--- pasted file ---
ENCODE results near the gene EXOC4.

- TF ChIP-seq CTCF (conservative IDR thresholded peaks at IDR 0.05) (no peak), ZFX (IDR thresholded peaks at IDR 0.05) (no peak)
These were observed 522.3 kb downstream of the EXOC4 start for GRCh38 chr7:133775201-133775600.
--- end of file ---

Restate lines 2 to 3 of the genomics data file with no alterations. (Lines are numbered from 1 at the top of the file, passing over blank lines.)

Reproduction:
- TF ChIP-seq CTCF (conservative IDR thresholded peaks at IDR 0.05) (no peak), ZFX (IDR thresholded peaks at IDR 0.05) (no peak)
These were observed 522.3 kb downstream of the EXOC4 start for GRCh38 chr7:133775201-133775600.